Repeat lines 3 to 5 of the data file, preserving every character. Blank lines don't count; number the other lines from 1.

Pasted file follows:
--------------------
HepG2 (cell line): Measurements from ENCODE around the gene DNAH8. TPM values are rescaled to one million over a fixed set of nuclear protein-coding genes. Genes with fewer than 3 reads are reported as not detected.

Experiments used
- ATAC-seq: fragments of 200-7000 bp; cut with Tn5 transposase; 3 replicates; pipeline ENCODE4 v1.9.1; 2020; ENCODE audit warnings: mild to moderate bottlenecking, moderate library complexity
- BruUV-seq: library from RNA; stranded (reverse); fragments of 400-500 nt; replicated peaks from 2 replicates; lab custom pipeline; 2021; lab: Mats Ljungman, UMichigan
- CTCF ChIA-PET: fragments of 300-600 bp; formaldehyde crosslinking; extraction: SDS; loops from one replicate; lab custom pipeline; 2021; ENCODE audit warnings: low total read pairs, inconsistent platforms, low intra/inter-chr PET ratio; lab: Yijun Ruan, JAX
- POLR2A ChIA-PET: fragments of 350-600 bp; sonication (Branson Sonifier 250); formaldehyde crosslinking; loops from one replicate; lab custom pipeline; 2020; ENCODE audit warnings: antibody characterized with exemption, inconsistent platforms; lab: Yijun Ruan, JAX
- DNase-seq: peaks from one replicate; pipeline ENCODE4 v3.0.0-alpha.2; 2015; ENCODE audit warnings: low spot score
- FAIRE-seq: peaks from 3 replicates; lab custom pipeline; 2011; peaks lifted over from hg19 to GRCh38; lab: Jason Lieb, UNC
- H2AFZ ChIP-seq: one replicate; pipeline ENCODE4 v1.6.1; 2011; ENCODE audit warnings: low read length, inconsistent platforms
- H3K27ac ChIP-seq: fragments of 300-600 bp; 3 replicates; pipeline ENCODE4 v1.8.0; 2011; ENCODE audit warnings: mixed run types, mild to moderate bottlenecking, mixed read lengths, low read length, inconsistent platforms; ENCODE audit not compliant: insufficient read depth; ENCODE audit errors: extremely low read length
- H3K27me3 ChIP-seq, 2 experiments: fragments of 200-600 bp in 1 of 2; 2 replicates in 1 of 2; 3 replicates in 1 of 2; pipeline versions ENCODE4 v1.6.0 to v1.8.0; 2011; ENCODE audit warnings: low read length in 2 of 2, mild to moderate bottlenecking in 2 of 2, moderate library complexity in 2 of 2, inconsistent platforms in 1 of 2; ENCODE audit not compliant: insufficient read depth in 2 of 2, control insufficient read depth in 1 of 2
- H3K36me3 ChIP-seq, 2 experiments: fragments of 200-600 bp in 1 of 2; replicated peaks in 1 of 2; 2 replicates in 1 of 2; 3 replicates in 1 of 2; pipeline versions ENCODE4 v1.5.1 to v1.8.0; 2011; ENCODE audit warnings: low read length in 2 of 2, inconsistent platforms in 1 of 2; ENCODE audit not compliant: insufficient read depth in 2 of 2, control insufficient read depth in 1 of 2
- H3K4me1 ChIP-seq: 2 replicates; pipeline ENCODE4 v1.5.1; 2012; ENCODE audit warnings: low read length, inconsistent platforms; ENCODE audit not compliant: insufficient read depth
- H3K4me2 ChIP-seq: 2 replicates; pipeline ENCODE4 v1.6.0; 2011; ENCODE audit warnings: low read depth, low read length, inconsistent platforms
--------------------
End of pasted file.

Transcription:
- ATAC-seq: fragments of 200-7000 bp; cut with Tn5 transposase; 3 replicates; pipeline ENCODE4 v1.9.1; 2020; ENCODE audit warnings: mild to moderate bottlenecking, moderate library complexity
- BruUV-seq: library from RNA; stranded (reverse); fragments of 400-500 nt; replicated peaks from 2 replicates; lab custom pipeline; 2021; lab: Mats Ljungman, UMichigan
- CTCF ChIA-PET: fragments of 300-600 bp; formaldehyde crosslinking; extraction: SDS; loops from one replicate; lab custom pipeline; 2021; ENCODE audit warnings: low total read pairs, inconsistent platforms, low intra/inter-chr PET ratio; lab: Yijun Ruan, JAX